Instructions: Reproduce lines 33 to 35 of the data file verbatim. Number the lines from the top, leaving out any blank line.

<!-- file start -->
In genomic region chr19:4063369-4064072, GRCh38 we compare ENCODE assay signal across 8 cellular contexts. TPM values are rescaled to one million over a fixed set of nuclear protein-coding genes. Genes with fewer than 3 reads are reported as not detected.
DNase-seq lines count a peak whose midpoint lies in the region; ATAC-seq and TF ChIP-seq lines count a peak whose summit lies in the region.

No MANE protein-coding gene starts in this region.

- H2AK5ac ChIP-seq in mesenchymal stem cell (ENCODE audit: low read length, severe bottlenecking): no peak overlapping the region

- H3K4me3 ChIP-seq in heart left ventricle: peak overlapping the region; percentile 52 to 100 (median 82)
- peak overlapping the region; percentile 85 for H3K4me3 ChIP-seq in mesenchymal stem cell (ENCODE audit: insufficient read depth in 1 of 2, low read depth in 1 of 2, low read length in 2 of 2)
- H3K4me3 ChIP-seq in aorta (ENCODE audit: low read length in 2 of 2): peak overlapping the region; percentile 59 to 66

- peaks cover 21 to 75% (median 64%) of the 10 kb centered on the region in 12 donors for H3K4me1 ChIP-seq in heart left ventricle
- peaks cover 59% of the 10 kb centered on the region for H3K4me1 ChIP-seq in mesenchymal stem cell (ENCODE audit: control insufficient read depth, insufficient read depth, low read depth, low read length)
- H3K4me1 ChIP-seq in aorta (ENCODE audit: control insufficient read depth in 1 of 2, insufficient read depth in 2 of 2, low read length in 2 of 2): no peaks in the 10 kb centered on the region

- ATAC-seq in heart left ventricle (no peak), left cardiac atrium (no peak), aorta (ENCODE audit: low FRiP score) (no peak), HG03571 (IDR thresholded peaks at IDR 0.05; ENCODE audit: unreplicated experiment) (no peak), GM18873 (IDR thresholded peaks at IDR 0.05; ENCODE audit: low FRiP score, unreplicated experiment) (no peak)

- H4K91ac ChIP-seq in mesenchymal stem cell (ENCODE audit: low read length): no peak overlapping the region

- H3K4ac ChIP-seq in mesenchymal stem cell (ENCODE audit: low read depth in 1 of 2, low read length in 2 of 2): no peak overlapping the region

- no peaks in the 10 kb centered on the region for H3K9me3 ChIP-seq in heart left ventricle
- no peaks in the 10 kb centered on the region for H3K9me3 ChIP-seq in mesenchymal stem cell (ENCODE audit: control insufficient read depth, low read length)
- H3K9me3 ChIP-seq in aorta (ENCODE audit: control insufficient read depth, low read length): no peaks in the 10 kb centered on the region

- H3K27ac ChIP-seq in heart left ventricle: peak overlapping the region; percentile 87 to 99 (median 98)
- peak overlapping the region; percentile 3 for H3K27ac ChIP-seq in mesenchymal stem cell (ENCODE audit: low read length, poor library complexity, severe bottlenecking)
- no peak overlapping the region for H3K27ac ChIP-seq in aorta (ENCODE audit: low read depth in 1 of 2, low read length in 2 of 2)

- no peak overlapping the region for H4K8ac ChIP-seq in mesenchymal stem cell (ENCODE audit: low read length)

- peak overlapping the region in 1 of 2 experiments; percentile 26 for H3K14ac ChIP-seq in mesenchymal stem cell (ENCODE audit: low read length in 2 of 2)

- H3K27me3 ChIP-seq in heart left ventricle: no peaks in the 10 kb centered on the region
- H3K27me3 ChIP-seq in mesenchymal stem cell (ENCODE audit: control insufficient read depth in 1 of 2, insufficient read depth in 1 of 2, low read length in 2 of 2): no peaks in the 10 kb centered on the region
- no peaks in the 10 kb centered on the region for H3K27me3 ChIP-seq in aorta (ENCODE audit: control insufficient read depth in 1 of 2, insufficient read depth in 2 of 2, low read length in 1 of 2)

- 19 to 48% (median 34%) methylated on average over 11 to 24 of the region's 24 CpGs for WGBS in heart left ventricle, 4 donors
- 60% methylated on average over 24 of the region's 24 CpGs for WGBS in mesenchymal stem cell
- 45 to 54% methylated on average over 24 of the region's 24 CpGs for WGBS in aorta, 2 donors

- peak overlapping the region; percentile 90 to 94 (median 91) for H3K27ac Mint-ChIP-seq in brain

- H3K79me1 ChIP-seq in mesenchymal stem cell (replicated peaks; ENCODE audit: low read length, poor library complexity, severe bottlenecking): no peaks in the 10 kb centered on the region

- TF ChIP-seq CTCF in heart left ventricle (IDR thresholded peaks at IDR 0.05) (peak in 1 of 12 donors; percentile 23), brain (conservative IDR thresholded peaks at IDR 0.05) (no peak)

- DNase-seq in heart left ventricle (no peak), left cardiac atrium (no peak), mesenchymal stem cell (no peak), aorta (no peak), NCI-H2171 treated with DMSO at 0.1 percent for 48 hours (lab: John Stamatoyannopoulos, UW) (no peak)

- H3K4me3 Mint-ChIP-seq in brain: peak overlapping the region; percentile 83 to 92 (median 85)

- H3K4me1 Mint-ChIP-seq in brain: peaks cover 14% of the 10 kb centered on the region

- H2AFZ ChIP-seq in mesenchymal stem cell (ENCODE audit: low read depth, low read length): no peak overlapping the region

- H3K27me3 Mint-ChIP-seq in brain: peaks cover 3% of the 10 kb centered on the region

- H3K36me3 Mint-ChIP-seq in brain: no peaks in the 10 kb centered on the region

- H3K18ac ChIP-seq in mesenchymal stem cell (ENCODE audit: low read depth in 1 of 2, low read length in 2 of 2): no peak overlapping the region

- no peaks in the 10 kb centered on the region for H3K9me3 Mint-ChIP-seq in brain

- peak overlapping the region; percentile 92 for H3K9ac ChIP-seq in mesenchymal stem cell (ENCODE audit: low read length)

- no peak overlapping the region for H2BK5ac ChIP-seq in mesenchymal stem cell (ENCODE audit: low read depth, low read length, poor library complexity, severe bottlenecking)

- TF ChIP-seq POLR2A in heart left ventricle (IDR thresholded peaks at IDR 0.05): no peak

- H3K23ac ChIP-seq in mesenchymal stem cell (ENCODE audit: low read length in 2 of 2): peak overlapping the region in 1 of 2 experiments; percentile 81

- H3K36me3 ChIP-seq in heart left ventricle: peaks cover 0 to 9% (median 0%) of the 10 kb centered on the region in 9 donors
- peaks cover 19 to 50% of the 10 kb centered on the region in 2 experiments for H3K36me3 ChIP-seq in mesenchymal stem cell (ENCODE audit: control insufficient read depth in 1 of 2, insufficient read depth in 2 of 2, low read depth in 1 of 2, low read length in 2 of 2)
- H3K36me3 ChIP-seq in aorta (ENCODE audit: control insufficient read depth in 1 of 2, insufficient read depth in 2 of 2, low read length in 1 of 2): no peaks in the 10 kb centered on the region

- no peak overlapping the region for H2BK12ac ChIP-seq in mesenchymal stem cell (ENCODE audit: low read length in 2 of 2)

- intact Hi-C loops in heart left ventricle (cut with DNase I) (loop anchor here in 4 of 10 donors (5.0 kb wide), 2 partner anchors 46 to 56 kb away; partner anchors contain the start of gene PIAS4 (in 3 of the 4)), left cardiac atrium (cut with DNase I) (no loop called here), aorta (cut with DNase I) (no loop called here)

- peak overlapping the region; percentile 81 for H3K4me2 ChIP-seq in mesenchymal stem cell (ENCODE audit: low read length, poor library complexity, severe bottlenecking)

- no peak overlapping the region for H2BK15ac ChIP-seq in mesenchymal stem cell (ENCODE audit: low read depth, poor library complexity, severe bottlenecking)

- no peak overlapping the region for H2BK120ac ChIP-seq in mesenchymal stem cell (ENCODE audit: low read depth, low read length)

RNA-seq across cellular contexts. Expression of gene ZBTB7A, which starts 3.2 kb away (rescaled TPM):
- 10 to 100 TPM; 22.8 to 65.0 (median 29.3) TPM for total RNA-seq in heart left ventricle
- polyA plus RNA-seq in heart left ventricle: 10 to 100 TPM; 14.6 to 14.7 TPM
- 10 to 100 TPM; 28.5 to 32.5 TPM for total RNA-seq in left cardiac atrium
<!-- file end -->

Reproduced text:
- H3K4me1 Mint-ChIP-seq in brain: peaks cover 14% of the 10 kb centered on the region

- H2AFZ ChIP-seq in mesenchymal stem cell (ENCODE audit: low read depth, low read length): no peak overlapping the region

- H3K27me3 Mint-ChIP-seq in brain: peaks cover 3% of the 10 kb centered on the region